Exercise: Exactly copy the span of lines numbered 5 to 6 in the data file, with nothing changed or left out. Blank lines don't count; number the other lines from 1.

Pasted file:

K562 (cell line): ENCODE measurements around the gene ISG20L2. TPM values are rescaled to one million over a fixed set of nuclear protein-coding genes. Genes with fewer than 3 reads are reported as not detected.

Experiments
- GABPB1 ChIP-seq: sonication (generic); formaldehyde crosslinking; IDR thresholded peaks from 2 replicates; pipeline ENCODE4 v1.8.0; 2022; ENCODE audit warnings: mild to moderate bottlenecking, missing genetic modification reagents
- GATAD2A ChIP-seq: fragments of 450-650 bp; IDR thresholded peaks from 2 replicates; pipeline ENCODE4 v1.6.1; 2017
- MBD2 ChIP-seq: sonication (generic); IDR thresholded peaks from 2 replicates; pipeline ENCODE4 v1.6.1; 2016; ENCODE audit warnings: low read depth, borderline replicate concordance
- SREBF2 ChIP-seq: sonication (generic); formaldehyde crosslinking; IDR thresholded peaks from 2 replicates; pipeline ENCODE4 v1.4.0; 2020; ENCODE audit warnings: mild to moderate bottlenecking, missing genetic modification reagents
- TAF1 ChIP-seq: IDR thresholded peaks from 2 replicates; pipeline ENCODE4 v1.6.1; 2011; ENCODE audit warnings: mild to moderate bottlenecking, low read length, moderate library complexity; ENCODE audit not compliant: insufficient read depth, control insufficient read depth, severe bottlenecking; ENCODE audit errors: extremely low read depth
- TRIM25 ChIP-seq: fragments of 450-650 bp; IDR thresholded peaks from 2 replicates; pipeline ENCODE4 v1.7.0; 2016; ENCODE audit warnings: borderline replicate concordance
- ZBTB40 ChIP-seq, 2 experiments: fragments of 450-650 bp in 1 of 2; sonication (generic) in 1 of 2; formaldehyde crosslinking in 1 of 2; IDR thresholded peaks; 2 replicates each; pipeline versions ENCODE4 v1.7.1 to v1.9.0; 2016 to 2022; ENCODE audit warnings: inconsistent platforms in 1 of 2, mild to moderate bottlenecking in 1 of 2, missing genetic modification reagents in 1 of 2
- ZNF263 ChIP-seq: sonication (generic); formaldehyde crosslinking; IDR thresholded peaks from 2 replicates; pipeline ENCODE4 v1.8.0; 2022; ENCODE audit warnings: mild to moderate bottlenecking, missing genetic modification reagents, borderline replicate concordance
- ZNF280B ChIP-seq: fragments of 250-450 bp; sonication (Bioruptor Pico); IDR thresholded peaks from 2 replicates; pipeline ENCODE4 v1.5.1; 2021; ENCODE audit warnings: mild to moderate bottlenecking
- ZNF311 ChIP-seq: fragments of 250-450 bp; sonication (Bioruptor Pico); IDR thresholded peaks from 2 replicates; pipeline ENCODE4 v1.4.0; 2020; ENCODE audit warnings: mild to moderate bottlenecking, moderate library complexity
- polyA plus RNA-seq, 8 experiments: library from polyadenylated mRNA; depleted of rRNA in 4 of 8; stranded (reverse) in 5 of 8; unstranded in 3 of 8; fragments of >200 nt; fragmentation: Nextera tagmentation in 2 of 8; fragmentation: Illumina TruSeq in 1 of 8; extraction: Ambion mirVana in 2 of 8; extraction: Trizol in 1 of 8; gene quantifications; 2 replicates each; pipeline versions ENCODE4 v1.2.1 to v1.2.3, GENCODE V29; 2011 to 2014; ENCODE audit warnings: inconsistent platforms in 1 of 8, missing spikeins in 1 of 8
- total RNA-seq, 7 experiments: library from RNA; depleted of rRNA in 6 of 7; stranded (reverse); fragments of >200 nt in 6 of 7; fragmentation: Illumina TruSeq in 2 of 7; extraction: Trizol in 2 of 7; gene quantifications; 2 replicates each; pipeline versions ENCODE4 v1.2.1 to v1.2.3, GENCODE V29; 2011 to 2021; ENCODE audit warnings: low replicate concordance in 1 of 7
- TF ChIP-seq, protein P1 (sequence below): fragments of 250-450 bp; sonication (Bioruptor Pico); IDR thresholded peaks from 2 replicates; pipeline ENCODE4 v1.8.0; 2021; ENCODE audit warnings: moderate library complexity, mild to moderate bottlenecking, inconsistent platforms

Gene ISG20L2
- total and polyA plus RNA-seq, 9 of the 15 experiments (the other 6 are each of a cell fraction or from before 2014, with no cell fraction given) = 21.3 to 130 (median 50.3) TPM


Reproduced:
- MBD2 ChIP-seq: sonication (generic); IDR thresholded peaks from 2 replicates; pipeline ENCODE4 v1.6.1; 2016; ENCODE audit warnings: low read depth, borderline replicate concordance
- SREBF2 ChIP-seq: sonication (generic); formaldehyde crosslinking; IDR thresholded peaks from 2 replicates; pipeline ENCODE4 v1.4.0; 2020; ENCODE audit warnings: mild to moderate bottlenecking, missing genetic modification reagents